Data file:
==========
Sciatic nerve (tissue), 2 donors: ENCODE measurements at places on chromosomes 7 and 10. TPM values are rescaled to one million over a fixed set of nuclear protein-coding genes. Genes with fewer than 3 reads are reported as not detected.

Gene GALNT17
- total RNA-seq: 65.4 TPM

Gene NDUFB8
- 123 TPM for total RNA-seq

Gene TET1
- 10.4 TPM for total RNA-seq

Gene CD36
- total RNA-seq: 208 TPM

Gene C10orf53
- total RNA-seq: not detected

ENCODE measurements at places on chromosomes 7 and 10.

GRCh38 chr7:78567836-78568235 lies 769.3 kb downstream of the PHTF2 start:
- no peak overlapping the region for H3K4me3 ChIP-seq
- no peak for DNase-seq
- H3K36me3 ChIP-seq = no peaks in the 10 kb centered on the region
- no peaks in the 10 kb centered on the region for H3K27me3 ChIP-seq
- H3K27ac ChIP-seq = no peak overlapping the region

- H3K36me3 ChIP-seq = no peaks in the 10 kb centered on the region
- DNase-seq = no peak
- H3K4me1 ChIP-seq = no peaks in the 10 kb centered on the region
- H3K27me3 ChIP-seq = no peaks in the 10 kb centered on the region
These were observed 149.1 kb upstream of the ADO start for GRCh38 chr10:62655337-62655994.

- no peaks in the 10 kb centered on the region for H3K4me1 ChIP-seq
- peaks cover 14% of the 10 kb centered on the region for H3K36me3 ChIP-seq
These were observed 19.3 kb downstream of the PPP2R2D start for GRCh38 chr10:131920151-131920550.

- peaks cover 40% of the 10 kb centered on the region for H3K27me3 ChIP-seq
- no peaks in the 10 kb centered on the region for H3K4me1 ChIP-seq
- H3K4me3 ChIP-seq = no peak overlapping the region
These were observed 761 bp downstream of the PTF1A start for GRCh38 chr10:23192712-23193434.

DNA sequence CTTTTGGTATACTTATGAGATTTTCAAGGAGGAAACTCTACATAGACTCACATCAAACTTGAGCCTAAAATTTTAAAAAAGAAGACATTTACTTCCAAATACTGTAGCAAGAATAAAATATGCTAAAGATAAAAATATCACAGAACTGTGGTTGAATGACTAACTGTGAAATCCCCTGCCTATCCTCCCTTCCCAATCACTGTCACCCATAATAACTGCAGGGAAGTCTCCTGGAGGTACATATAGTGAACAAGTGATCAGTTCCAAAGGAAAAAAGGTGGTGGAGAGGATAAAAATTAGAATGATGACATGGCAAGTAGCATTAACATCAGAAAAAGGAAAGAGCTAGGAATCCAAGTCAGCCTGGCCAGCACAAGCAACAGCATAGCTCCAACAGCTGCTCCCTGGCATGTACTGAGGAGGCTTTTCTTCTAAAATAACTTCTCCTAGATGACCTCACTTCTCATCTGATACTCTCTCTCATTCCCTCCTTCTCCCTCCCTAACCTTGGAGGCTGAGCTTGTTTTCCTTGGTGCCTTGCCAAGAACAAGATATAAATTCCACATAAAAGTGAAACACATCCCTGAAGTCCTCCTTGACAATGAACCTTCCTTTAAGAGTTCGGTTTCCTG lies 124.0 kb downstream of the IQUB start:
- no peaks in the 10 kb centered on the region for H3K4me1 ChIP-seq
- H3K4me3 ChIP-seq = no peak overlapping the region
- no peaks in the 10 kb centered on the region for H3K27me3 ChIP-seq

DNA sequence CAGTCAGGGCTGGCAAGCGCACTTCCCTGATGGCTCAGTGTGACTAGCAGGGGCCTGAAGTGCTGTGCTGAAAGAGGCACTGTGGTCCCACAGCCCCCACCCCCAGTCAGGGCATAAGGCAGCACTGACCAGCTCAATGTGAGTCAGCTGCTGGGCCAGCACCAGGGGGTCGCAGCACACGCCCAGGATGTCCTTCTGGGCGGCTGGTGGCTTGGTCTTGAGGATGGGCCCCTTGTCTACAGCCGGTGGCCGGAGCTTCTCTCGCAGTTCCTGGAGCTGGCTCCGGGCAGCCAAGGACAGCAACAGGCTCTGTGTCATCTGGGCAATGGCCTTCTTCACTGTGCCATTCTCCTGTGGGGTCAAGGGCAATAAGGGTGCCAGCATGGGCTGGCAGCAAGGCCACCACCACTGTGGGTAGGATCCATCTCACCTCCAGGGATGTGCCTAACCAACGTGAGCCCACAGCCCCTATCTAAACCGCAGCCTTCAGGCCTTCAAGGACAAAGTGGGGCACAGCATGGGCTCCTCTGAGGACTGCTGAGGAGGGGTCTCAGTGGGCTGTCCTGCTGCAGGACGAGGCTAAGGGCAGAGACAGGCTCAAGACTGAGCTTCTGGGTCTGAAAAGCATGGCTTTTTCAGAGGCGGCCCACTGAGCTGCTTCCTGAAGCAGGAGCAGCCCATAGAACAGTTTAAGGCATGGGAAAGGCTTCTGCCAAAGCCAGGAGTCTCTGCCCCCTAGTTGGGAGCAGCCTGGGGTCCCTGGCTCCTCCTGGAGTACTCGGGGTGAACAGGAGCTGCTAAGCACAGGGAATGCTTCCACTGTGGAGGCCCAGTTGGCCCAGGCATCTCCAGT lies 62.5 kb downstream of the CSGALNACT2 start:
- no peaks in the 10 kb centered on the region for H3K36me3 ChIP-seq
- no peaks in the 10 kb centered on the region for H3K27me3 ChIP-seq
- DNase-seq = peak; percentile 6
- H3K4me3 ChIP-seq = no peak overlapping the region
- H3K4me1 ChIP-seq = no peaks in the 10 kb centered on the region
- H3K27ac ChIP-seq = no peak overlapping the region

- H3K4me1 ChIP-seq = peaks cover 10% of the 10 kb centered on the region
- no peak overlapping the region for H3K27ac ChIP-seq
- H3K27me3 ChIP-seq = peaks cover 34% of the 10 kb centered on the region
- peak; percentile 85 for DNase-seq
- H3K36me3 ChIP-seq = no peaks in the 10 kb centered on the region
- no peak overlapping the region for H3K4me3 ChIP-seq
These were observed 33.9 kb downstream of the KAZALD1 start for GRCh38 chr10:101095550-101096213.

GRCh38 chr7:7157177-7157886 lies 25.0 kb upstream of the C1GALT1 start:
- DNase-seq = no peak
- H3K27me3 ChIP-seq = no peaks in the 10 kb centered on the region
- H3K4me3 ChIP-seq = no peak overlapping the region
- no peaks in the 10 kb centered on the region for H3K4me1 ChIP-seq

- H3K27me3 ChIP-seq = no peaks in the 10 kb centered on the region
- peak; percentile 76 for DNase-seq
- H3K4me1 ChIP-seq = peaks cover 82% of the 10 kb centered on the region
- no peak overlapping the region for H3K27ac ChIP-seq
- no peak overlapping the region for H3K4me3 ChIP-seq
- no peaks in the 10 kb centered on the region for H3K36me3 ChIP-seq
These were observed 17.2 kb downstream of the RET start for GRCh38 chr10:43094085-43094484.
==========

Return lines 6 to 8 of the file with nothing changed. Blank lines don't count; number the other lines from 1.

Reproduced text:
Gene TET1
- 10.4 TPM for total RNA-seq

Gene CD36